Calling in Joy
I call in joy. I call in my joy. I am too old to do things I do not want to do. If I want to do something, then I will do it with joy in my heart. I call in joy that is not dependent on a situation, an accomplishment, nor another. I call in joy as my way of being. Today I say to myself: “I am joy!” While this will no doubt make some of my buddies want to vomit, I am too old and too tired to keep pushing a boulder up a hill. Rather, I will follow the boulder down the other side of the hill, and smile all the way to the end.
Embrace The Unknown
So what do you do with an over active thinking mechanism? I believe we all have to sort that one out for ourselves. It would seem that recognizing my left brain dominant situation and committing to a life of more feeling is the first step. I find myself increasingly drawn to situations that I can’t figure out. I am drawn to matters of the spirit and the lives of mystics. I participate in group events that produce a tangible energy I can feel. Then I remember, bit by bit, what I am here to do. I keep jumping back into the fire, to feel the fire, and keep some of the fire in my heart. And if I see you on my path (which is your path), and we feel the same thing together, truly it is a most glorious heartfelt connection. I live for those moments. We are all teachers for each other. If only we can stop thinking about how to get more than we give. Thinking can be a dangerous thing, even in the ditches and on the side roads of life.
Dare to be Happy
Taking a stand for joy requires some courage. Dare to be happy. This affirmation will require discipline. This way of being is not for the dramatic, the emotional, nor the weak. It takes some balls to say “I choose joy.” Try it out and really mean it. Just for today, greet every experience with joy. When your husband or wife or boyfriend or girlfriend does that thing they do that you hate so much, greet it with joy. Transform your experience. When you lose that sale that you were counting on, bring joy rather than disappointment. When the waiter brings you a cold hamburger, can you experience joy rather than anger? When you realize this life, this one glorious life that you have, when you realize it is all going to come to an end, can you still greet each day with joy? Through heartache and betrayal, through hurt and failure, will you chose joy?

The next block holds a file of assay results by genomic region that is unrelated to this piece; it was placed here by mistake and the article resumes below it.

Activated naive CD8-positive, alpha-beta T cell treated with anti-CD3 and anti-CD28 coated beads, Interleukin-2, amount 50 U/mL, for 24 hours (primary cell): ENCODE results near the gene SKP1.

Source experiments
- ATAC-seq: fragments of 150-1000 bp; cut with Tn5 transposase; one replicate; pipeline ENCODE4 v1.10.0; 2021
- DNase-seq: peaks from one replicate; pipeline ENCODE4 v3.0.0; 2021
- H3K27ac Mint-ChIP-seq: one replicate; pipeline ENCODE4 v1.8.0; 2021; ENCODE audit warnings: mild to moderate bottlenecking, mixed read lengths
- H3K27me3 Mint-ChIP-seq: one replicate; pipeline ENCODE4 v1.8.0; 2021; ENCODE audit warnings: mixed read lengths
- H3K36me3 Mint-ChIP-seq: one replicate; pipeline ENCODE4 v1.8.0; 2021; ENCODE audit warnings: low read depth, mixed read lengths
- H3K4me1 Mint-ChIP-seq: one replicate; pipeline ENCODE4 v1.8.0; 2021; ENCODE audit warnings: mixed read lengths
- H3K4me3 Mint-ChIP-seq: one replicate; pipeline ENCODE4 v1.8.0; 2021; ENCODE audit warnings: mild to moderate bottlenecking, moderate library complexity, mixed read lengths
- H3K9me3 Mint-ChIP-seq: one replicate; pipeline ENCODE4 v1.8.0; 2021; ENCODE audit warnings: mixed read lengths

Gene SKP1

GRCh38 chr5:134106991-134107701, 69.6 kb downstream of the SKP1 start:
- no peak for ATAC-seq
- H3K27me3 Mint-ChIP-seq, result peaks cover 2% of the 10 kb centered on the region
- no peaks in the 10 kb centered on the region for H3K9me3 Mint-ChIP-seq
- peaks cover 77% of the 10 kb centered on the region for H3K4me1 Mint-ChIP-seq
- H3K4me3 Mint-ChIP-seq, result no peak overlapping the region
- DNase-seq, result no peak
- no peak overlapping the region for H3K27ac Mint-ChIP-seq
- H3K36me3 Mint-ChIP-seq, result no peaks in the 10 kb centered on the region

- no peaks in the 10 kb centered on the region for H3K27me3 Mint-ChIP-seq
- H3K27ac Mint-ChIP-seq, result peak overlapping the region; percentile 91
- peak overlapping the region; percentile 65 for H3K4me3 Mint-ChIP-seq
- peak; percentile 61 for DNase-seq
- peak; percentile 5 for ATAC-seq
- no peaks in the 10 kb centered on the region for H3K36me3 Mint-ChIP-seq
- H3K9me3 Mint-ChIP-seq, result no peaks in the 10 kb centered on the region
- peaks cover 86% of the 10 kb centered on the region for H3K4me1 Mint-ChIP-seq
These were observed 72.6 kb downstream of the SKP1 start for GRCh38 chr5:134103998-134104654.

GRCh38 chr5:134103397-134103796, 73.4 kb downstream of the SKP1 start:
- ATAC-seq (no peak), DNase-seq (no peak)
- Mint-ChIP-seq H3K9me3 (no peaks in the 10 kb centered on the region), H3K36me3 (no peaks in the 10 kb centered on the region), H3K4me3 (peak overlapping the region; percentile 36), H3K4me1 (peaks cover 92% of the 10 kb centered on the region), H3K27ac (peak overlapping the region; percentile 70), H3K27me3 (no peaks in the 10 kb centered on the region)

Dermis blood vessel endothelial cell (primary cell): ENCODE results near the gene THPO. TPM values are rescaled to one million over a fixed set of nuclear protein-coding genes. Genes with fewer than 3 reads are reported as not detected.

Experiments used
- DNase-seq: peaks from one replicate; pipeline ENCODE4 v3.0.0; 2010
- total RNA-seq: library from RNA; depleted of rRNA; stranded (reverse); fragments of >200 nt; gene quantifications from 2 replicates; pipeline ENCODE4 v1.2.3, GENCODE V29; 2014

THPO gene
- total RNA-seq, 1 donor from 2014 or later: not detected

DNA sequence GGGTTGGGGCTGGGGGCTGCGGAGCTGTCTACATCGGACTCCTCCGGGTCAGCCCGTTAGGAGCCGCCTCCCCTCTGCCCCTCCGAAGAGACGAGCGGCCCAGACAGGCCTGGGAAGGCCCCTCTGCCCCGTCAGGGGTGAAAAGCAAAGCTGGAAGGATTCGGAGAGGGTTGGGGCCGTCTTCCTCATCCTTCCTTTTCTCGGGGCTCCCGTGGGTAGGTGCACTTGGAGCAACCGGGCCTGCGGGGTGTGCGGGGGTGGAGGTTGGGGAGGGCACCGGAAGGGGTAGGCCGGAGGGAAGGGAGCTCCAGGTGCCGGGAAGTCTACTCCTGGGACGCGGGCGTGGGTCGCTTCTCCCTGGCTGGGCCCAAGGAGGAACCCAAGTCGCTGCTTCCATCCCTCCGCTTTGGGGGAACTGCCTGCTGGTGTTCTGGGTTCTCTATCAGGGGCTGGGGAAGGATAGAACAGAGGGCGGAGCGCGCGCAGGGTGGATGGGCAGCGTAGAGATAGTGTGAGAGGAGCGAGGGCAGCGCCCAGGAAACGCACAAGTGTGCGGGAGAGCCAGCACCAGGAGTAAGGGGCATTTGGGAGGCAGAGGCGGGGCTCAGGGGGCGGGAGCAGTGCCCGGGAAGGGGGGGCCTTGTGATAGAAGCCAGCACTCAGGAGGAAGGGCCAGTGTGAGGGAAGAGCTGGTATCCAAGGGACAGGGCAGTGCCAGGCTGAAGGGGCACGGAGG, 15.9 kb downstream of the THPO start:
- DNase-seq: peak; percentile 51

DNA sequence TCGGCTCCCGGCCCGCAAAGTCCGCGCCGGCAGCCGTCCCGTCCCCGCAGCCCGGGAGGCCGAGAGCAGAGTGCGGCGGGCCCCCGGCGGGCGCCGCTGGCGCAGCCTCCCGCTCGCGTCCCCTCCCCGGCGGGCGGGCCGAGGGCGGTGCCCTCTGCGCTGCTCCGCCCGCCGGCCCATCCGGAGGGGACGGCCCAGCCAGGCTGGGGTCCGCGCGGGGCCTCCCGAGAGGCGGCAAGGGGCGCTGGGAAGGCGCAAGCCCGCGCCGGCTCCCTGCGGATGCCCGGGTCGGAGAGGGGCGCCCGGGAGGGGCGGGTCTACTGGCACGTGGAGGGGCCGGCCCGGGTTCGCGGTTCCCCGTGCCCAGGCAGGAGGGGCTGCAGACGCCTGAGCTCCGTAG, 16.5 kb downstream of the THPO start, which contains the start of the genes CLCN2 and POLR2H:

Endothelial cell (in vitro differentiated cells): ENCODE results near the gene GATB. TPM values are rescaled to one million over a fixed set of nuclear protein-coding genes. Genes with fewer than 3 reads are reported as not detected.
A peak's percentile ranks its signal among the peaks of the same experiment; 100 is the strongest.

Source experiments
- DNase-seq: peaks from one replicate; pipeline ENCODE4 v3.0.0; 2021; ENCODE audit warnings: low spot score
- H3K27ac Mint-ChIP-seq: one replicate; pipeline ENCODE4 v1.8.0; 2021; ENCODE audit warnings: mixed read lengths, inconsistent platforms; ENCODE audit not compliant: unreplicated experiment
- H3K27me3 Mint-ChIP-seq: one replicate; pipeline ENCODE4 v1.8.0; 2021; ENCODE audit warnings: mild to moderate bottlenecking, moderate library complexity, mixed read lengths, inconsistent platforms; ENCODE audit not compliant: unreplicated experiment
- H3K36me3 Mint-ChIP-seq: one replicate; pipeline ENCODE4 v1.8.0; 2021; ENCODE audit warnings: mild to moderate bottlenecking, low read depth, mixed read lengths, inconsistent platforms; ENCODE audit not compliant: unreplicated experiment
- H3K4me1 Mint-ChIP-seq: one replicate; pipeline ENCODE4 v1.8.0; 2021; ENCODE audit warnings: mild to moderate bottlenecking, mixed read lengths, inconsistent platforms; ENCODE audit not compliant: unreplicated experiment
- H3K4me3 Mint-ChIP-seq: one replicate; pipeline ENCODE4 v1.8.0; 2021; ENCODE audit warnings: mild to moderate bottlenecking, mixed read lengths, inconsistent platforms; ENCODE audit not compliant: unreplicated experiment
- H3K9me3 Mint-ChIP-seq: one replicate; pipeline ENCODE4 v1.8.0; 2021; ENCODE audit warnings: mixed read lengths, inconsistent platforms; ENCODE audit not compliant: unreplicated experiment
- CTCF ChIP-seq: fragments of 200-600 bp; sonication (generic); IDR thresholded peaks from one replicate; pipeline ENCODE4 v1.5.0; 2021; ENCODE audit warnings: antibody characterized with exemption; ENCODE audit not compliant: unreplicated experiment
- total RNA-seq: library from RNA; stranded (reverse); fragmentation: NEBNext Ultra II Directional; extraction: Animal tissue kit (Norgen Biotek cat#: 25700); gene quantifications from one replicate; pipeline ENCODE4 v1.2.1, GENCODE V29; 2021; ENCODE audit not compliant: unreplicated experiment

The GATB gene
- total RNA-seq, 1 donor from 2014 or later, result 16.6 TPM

There was a time when I thought talk of joy was utter bullshit. I would say to my brothers, life is about challenge, life is about burning, and unearthing those searing bits of my unconscious, and reliving past painful events, so as to become the hollow bone through which spirit may freely flow. I have done all that. It was hard, and at times, brutally painful, and it required a powerful vision to stay the path. Occasional exuberance was a welcome by product of the work. However, as one who has walked the path for three decades, I can now say there could have been more joy. Hell, there could have been a whole bunch more joy. I am not one to lament the past, but there is a truth to be gleaned from my own experiences. I never chose joy in the past. Today I choose joy.
I tell you, I hear you snickering on the sidelines. I know well of your feelings of derision. “Has he lost his mind?”
Yes I have.
It is about time!
The article originally appeared on the Good Men Project Website.